Paul Williams is probably best known as a rock critic who started the groundbreaking magazine Crawdaddy! as a teenager and sang with Timothy Leary on John Lennon and Yoko Ono's "Give Peace a Chance." But Williams, who died yesterday after a battle with dementia, also has a major place in science fiction history, including as Philip K. Dick's friend, literary executor and biographer.
Williams met Philip K. Dick in 1972 and the two remained friends until Dick's death, after which Williams served as Dick's literary executor, getting several of Dick's previously unpublished and trippiest novels into print and helping to fuel the rise of Dick's literary reputation. He did an important 1975 article about Dick for Rolling Stone, wrote one of the first biographies of Dick in 1986, Only Apparently Real, and helped to run the Philip K. Dick society.
Over at the Gollancz Blog, Malcolm Edwards writes:
Dick’s reputation is now so secure that it’s hard to remember that it wasn’t always so, particularly – perhaps – in the USA. (He was generally better served by publishers in France and the UK.) It was Paul’s and Russ [Galen]’s work which transformed the situation. When you read one of the many Gollancz editions of Philip K. Dick it is worth remembering that they are there in part because of their efforts.
He also edited the complete stories of Theodore Sturgeon, and collaborated with David G. Hartwell on the first book edition of The Universal Declaration of Human Rights, with a foreword by Jimmy Carter.
Even his books of music writing weren't just about music, but about a lot of other stuff. Speaking about his legendary book Das Energi in one interview, Williams explained:
Das Energi was written in 1970 when I was on this wilderness commune in Canada. It was the next book after Time Between. And I'd been thinking about it for a while. It came out of these late night conversations, where you suddenly, you're sitting around with your friends, you get all excited and you figure out what the world is all about, how everything works, and all these ideas that were in the air from taking psychedelic drugs, reading science fiction books, using the I-Ching, and all that kind of thing. I had some vague idea before I started writing it of, yeah, let's get all that stuff down somehow. And then I was writing fanatically, turning out all kinds of stuff, and I break, which really turned out to be only for four or five months, and when I started writing again, I was in this community in the woods, writing with a pen, and it started coming out in this funny way, just like a few sentences on a page. Maybe an extension of what was happening with Time Between, where the way the words are on the page is part of the story. And, I wasn't really thinking about it, but you start writing and one page leads to the next one, you say, well, let's see, what other subjects haven't been covered yet. I gotta talk about security, I gotta talk about whatever. It was a book of thoughts, though everything I write is really an essay of some kind, and this was just an essay stretched out, where there might just be a paragraph or a sentence on a page, but it's still an essay going from one thought to the next.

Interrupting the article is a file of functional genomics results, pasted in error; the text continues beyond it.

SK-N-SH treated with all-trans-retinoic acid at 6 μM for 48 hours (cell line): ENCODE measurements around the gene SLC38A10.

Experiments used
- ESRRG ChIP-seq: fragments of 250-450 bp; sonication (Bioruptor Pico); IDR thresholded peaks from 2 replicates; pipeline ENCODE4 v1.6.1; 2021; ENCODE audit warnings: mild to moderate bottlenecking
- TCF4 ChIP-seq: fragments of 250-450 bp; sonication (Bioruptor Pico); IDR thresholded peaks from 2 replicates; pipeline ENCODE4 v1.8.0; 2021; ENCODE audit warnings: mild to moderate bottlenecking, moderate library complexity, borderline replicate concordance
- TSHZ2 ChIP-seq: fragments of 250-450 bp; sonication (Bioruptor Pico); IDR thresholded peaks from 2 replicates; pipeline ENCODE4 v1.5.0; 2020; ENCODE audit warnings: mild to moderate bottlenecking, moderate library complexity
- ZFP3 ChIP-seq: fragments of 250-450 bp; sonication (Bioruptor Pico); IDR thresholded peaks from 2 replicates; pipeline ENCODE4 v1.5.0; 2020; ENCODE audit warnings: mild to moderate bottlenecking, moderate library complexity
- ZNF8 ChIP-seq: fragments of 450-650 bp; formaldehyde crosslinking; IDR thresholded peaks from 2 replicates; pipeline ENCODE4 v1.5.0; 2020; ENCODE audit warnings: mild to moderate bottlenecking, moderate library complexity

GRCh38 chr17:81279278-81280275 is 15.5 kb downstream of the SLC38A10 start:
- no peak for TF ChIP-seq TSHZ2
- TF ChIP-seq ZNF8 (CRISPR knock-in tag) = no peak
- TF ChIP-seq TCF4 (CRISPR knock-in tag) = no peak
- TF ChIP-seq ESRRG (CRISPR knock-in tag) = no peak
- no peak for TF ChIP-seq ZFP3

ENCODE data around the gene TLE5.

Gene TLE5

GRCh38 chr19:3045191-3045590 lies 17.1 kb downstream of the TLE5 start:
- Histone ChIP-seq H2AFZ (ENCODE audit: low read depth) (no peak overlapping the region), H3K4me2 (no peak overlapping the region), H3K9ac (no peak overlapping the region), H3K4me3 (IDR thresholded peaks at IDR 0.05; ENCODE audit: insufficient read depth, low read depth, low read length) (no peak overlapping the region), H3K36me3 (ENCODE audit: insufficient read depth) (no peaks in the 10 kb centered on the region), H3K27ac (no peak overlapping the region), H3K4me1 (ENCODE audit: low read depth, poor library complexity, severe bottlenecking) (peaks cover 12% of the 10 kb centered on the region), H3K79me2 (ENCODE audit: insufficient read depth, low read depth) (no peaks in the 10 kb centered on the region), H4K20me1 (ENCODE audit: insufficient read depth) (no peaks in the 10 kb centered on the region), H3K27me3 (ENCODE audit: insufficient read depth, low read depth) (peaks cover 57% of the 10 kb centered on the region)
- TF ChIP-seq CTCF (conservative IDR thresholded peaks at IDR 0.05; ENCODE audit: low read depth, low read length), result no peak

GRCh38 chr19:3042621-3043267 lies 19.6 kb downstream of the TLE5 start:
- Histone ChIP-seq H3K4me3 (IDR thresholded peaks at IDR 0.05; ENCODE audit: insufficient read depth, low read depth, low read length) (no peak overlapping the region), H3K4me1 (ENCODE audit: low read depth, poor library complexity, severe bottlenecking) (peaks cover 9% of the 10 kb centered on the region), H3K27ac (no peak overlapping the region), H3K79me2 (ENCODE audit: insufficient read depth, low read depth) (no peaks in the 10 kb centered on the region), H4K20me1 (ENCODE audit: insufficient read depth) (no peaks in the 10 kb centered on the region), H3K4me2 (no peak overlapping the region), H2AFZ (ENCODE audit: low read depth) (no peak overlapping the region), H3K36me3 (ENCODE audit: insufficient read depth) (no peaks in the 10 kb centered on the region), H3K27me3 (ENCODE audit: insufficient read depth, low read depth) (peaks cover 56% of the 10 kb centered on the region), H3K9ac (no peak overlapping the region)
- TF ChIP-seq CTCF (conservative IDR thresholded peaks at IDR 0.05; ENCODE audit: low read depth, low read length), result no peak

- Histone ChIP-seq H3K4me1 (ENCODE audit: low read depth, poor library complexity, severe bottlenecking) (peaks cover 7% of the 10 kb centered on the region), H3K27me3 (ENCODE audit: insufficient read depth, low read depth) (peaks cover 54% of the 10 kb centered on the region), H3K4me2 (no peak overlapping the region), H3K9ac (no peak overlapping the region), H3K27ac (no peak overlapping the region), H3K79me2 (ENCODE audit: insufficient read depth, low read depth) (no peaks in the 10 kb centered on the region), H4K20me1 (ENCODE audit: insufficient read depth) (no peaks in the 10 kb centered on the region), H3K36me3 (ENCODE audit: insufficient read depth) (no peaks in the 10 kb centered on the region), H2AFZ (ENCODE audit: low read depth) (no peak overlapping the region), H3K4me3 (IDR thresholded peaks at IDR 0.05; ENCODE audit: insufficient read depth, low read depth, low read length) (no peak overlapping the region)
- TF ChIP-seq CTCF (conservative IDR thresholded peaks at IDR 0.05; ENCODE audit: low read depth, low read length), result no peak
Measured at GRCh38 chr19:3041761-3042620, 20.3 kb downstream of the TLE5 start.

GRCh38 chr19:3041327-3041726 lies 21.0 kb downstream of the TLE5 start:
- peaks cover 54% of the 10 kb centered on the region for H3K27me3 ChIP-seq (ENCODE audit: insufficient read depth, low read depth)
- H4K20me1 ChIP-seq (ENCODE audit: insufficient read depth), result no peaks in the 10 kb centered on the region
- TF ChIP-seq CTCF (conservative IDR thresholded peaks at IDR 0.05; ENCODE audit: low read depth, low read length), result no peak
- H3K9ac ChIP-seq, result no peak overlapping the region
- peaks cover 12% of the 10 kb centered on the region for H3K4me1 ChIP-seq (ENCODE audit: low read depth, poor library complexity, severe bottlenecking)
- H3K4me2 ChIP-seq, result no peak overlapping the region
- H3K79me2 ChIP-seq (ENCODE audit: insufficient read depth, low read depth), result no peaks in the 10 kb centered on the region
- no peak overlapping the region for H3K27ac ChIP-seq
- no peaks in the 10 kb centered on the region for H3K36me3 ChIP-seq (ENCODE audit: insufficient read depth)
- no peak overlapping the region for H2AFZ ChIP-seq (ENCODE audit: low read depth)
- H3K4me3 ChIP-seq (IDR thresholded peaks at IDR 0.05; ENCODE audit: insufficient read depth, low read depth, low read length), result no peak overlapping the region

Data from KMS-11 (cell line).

Williams carried a lot of the science fiction fanzine culture into the world of rock criticism — and then he brought something back from rock journalism to science fiction, too. Writing in Paste Magazine, Bob Hill said of Williams:
Paul Williams’ pieces weren’t just about music. They were about faith and struggle, religion and redemption, life and death, love and loss. They were about all the major themes that great songwriting is about. But Paul had the space and the freedom to go even deeper; to explore what exactly was at stake in every song and how—on any given night—rock ‘n’ roll had the power to break down the walls that kept people boxed in; to show us the edge without pushing us over.
Paul Williams was indie before indie was indie; punk rock a full decade before anyone even knew what that meant. And he had the foresight and intelligence to recognize that Crawdaddy! would always be more respected and less successful than most of the other mainstream magazines out there… and that that was a good thing.
But you don’t hear Paul’s named mentioned with the same frequency as Lester Bangs or Jann Wenner or even Hunter Thompson. And you won’t find a statue or a stamp or even a park bench bearing his name. And that’s okay, because those things never seemed to matter much to Paul Williams. What does matter is that he created a brand that still stands for something—some 43 years later. He created a magazine that not only gave birth to rock criticism, but somehow managed to outlive it.